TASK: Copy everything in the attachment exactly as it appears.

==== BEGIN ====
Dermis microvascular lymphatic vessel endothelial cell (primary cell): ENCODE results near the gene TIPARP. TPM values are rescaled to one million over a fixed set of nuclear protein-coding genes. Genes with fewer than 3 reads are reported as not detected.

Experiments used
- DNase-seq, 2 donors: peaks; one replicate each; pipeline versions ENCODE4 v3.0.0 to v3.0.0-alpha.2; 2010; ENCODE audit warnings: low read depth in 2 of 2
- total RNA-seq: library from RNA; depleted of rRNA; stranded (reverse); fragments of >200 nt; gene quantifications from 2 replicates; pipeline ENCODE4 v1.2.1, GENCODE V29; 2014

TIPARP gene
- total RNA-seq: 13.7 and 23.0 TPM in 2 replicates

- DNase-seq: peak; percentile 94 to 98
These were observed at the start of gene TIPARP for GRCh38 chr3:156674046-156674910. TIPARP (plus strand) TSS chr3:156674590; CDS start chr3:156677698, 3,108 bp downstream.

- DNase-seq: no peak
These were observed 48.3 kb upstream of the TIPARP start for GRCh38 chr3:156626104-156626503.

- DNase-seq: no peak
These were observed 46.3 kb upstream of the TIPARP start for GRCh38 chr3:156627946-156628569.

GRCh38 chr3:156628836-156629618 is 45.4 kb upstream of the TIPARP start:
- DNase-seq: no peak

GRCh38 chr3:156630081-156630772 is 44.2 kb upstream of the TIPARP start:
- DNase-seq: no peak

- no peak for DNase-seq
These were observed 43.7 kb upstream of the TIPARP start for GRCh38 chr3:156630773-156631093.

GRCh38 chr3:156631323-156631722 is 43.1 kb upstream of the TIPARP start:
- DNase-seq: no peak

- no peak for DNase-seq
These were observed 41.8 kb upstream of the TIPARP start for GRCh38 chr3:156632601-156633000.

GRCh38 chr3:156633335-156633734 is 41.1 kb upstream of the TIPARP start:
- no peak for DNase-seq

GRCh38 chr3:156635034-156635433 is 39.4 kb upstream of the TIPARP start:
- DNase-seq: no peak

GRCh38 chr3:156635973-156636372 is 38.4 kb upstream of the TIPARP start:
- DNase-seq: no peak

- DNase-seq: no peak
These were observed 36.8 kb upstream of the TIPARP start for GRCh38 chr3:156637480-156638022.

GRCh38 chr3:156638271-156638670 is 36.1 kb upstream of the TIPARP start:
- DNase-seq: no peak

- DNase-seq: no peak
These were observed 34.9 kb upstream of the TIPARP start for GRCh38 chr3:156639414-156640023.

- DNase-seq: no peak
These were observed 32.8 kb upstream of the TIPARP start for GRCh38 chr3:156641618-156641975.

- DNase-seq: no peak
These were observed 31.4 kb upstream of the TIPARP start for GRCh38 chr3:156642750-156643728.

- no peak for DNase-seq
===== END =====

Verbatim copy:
Dermis microvascular lymphatic vessel endothelial cell (primary cell): ENCODE results near the gene TIPARP. TPM values are rescaled to one million over a fixed set of nuclear protein-coding genes. Genes with fewer than 3 reads are reported as not detected.

Experiments used
- DNase-seq, 2 donors: peaks; one replicate each; pipeline versions ENCODE4 v3.0.0 to v3.0.0-alpha.2; 2010; ENCODE audit warnings: low read depth in 2 of 2
- total RNA-seq: library from RNA; depleted of rRNA; stranded (reverse); fragments of >200 nt; gene quantifications from 2 replicates; pipeline ENCODE4 v1.2.1, GENCODE V29; 2014

TIPARP gene
- total RNA-seq: 13.7 and 23.0 TPM in 2 replicates

- DNase-seq: peak; percentile 94 to 98
These were observed at the start of gene TIPARP for GRCh38 chr3:156674046-156674910. TIPARP (plus strand) TSS chr3:156674590; CDS start chr3:156677698, 3,108 bp downstream.

- DNase-seq: no peak
These were observed 48.3 kb upstream of the TIPARP start for GRCh38 chr3:156626104-156626503.

- DNase-seq: no peak
These were observed 46.3 kb upstream of the TIPARP start for GRCh38 chr3:156627946-156628569.

GRCh38 chr3:156628836-156629618 is 45.4 kb upstream of the TIPARP start:
- DNase-seq: no peak

GRCh38 chr3:156630081-156630772 is 44.2 kb upstream of the TIPARP start:
- DNase-seq: no peak

- no peak for DNase-seq
These were observed 43.7 kb upstream of the TIPARP start for GRCh38 chr3:156630773-156631093.

GRCh38 chr3:156631323-156631722 is 43.1 kb upstream of the TIPARP start:
- DNase-seq: no peak

- no peak for DNase-seq
These were observed 41.8 kb upstream of the TIPARP start for GRCh38 chr3:156632601-156633000.

GRCh38 chr3:156633335-156633734 is 41.1 kb upstream of the TIPARP start:
- no peak for DNase-seq

GRCh38 chr3:156635034-156635433 is 39.4 kb upstream of the TIPARP start:
- DNase-seq: no peak

GRCh38 chr3:156635973-156636372 is 38.4 kb upstream of the TIPARP start:
- DNase-seq: no peak

- DNase-seq: no peak
These were observed 36.8 kb upstream of the TIPARP start for GRCh38 chr3:156637480-156638022.

GRCh38 chr3:156638271-156638670 is 36.1 kb upstream of the TIPARP start:
- DNase-seq: no peak

- DNase-seq: no peak
These were observed 34.9 kb upstream of the TIPARP start for GRCh38 chr3:156639414-156640023.

- DNase-seq: no peak
These were observed 32.8 kb upstream of the TIPARP start for GRCh38 chr3:156641618-156641975.

- DNase-seq: no peak
These were observed 31.4 kb upstream of the TIPARP start for GRCh38 chr3:156642750-156643728.

- no peak for DNase-seq